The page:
I've waxed on a bit now and again about Total Annihilation, one of the early greats of the Real Time Strategy genre. (Great why? It depends on who you ask. Some say it's because it was the first game of its kind with combat physics instead of percentage-based combat systems. Of course, increasingly it seems kind of like lots of RTS games are moving away from physics... Other than Spring, which hardly counts.)
I don't recall mentioning TA: Kingdoms, the black sheep of the TA family.
There's nothing wrong with it (based on the demo, which I've played, and which can still be found for free just about everywhere-watch out, though, the only site I saw a "free full download" hit for was called "The Pirate Bay"), and in fact, my sister adored it. Mostly because, in her words, the Zhon monarch was super-sexy. (If you're wondering, the Zhon monarch, Thirsha IIRC, was some kind of elf demon/bat person... thing.)
Well, I'm sure there was more to it than that...
Anyway, as I've intimated, it isn't too popular and is even less well known than TA (which isn't really hugely famous despite getting ranked high in most lists that rank that kind of thing-it's been number one on at least one top ten). Some TA players blame it moving away from TA's science fiction roots into a more sword-and-sorcery/dark fantasy paradigm, but the success of games like Warcraft and Kohan put the lie to that.
No, I think the problem with TA: K is subtler and more insidious than that.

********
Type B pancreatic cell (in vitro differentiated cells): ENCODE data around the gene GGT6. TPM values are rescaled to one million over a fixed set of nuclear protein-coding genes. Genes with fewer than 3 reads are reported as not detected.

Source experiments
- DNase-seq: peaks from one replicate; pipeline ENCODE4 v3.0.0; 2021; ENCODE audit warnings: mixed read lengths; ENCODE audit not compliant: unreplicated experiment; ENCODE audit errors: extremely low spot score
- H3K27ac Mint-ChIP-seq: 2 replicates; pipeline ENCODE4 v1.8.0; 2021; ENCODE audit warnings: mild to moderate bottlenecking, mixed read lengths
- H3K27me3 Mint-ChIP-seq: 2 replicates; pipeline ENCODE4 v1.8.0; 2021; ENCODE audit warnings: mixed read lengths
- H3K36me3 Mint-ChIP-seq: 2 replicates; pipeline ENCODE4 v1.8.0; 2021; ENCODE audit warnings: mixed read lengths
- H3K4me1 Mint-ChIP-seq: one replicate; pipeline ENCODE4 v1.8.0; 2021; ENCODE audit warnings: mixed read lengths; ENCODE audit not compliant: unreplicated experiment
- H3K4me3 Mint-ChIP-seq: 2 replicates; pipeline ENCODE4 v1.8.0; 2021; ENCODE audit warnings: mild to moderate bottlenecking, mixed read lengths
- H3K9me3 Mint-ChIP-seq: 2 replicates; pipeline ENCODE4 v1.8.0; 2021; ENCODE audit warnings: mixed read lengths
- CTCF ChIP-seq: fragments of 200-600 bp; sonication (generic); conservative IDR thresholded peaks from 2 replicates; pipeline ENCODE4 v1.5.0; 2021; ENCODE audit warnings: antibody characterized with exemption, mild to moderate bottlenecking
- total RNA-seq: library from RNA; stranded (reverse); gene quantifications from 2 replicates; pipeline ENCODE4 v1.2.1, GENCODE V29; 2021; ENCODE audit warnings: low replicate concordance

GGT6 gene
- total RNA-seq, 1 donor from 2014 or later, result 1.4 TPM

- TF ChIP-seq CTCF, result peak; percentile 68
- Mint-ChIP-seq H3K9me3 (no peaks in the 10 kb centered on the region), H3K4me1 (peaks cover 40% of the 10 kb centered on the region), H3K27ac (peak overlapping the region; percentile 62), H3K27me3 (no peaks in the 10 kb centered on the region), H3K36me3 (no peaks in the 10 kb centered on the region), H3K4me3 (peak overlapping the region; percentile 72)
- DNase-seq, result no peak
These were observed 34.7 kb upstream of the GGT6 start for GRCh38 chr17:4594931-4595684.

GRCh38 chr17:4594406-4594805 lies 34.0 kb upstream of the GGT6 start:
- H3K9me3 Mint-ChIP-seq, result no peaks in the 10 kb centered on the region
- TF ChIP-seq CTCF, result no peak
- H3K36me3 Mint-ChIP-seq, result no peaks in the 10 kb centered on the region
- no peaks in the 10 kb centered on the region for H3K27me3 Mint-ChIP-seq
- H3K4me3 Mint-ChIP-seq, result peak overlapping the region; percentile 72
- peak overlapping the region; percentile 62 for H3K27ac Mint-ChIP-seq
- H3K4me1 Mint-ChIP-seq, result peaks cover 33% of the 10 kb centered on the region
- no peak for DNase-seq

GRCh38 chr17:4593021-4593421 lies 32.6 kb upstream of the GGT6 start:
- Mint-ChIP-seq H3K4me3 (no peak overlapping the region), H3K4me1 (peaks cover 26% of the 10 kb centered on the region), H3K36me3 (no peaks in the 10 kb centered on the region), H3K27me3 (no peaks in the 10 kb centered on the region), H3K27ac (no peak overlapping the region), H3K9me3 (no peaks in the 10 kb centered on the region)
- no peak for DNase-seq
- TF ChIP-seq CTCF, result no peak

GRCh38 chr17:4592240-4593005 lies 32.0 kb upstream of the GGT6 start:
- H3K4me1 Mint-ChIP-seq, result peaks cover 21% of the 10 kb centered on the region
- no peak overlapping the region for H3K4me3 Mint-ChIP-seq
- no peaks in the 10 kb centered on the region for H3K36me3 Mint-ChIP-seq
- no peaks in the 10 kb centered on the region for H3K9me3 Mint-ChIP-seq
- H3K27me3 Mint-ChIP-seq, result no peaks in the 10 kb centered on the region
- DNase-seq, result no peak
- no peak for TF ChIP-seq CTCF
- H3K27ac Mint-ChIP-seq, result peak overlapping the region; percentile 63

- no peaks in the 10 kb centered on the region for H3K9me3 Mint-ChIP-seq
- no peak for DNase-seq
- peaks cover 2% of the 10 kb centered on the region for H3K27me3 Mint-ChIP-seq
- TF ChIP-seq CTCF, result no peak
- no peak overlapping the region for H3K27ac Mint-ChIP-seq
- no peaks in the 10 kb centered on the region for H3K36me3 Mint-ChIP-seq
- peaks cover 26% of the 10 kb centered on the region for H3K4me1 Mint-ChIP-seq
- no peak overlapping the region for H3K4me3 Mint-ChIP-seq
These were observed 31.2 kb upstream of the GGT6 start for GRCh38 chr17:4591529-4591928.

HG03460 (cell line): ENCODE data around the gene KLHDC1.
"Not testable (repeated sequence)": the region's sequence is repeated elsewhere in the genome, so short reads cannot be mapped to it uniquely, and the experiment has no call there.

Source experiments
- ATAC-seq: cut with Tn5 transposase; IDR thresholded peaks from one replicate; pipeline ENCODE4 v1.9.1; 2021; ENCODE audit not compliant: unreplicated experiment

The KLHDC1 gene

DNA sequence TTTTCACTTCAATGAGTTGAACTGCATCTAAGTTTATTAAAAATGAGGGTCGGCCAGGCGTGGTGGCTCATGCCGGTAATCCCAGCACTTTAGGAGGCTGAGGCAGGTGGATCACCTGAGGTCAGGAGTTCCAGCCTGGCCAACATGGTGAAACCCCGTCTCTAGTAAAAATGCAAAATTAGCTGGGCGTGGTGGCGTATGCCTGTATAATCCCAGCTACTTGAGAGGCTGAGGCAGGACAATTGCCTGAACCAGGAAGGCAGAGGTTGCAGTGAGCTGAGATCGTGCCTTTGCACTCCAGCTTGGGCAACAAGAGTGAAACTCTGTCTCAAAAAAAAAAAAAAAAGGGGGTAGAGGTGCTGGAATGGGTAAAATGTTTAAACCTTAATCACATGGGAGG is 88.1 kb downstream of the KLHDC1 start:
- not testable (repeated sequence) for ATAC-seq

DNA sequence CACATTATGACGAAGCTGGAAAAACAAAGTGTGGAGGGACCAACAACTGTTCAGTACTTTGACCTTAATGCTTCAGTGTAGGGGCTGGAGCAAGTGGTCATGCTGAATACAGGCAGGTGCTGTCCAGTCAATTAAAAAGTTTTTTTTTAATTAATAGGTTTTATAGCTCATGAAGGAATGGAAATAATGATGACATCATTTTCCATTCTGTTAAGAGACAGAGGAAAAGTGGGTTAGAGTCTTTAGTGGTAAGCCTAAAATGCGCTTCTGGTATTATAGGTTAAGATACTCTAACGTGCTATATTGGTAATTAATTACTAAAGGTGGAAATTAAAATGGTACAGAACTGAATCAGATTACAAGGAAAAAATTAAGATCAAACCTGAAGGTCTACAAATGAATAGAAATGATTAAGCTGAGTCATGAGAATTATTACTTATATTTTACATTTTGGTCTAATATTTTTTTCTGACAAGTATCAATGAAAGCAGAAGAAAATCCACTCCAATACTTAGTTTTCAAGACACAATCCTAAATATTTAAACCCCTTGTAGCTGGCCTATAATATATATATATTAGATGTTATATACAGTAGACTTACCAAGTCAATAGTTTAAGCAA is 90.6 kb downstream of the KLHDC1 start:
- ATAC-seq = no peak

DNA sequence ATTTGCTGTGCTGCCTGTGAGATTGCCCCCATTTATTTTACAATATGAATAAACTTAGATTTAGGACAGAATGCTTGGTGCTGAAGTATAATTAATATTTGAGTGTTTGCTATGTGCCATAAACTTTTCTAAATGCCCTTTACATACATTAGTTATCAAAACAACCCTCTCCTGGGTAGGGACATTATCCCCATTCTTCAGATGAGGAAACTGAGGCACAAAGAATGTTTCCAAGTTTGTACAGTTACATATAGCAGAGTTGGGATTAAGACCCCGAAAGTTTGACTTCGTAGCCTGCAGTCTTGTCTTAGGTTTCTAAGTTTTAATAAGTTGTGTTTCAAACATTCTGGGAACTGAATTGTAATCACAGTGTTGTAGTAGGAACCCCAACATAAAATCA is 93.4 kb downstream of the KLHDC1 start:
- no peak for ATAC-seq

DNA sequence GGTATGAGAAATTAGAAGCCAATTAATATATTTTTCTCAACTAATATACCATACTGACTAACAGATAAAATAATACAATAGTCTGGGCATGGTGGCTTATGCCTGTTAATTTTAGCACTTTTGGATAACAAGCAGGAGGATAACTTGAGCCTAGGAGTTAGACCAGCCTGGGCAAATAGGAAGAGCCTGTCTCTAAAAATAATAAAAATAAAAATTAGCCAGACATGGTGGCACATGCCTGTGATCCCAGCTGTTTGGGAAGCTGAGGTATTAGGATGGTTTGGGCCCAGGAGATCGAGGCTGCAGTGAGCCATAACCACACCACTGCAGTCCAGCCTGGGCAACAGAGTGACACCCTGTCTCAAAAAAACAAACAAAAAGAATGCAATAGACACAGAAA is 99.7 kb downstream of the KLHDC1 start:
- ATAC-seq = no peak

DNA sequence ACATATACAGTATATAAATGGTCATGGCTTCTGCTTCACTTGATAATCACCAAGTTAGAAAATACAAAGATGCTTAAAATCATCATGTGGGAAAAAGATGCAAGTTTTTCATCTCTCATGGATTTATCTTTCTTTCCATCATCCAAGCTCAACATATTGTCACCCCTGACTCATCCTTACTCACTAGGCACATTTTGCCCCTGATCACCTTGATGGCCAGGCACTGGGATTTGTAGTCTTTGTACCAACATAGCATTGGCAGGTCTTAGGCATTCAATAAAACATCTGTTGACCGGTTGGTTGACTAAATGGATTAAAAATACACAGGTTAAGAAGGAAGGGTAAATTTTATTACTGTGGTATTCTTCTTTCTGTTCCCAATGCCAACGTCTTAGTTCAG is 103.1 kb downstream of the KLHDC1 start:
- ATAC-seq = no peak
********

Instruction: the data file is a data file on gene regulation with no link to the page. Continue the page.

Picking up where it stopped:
In Total Annihilation, there were two factions, each led by a Commander (which I mentioned as one of the all-time greatest mecha here), a nearly all-powerful unit that could kill nearly anything, go nearly anywhere, build armies from scratch, capture units for one's own use, regenerate, and even turn invisible. (This was notable mostly because, in the first version of the game, it was pretty much the only unit that actually could turn invisible.)
In TA: K, they follow the same model, only with four "kingdoms" led by four "monarchs." The monarchs were more differentiated (one flew, one could turn invisible, one could resurrect units, one... um, I don't remember if the other one did anything special other than having a seeking attack, which unlike what Wikipedia will tell you, most of the monarchs did [in the demo, anyway]... Then there was the fifth race that was added in an expansion pack, and all I can tell you about that is that their monarch was some kind of clockwork tank guy), had magical attacks that were in ways at least even better than the TA Commanders' D-guns, and in-story were the four immortal siblings that warred with each other for domination of... someplace or another. It doesn't matter much, since the studio that made TA, Cavedog, was never big on story except in grand scope and vague terms.
Anyway, here's the issue: If playing outside of story mode, it is perfectly possible to have four to eight (or more) identical monarchs. In effect, up to however many identical unique immortals. This blows every circuit in my gameplay flavor-loving brain all at once.
In TA, of course, that kind of thing was never an issue. TA's Commanders were one-ofs in the storyline, but it was strongly implied that there had once been many dozens or hundreds on each side early in the war. Anyway, even if that hadn't been the case, they're still mechs, and thus easily replicated.
But in TA: K, it just doesn't quite work.